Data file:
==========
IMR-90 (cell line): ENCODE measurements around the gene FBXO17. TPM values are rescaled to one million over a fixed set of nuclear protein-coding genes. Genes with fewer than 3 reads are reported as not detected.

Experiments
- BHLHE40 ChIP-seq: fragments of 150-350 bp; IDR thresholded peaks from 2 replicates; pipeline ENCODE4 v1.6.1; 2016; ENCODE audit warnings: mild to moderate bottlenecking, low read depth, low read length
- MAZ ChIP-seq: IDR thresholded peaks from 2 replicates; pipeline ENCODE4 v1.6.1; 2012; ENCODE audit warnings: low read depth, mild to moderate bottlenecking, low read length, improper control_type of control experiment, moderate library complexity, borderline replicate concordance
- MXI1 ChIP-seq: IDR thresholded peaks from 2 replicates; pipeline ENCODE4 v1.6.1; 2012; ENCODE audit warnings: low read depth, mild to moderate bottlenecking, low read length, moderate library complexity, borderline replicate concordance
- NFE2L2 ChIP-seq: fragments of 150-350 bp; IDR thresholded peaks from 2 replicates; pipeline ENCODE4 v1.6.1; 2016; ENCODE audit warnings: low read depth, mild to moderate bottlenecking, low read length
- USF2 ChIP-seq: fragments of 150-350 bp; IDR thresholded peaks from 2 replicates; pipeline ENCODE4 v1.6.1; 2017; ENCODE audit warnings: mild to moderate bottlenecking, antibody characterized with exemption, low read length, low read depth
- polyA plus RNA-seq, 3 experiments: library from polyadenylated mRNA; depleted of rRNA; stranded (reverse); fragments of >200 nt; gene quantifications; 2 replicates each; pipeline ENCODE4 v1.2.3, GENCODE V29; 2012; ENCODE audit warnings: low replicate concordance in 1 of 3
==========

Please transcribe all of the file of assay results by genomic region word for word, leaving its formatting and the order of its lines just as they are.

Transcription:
IMR-90 (cell line): ENCODE measurements around the gene FBXO17. TPM values are rescaled to one million over a fixed set of nuclear protein-coding genes. Genes with fewer than 3 reads are reported as not detected.

Experiments
- BHLHE40 ChIP-seq: fragments of 150-350 bp; IDR thresholded peaks from 2 replicates; pipeline ENCODE4 v1.6.1; 2016; ENCODE audit warnings: mild to moderate bottlenecking, low read depth, low read length
- MAZ ChIP-seq: IDR thresholded peaks from 2 replicates; pipeline ENCODE4 v1.6.1; 2012; ENCODE audit warnings: low read depth, mild to moderate bottlenecking, low read length, improper control_type of control experiment, moderate library complexity, borderline replicate concordance
- MXI1 ChIP-seq: IDR thresholded peaks from 2 replicates; pipeline ENCODE4 v1.6.1; 2012; ENCODE audit warnings: low read depth, mild to moderate bottlenecking, low read length, moderate library complexity, borderline replicate concordance
- NFE2L2 ChIP-seq: fragments of 150-350 bp; IDR thresholded peaks from 2 replicates; pipeline ENCODE4 v1.6.1; 2016; ENCODE audit warnings: low read depth, mild to moderate bottlenecking, low read length
- USF2 ChIP-seq: fragments of 150-350 bp; IDR thresholded peaks from 2 replicates; pipeline ENCODE4 v1.6.1; 2017; ENCODE audit warnings: mild to moderate bottlenecking, antibody characterized with exemption, low read length, low read depth
- polyA plus RNA-seq, 3 experiments: library from polyadenylated mRNA; depleted of rRNA; stranded (reverse); fragments of >200 nt; gene quantifications; 2 replicates each; pipeline ENCODE4 v1.2.3, GENCODE V29; 2012; ENCODE audit warnings: low replicate concordance in 1 of 3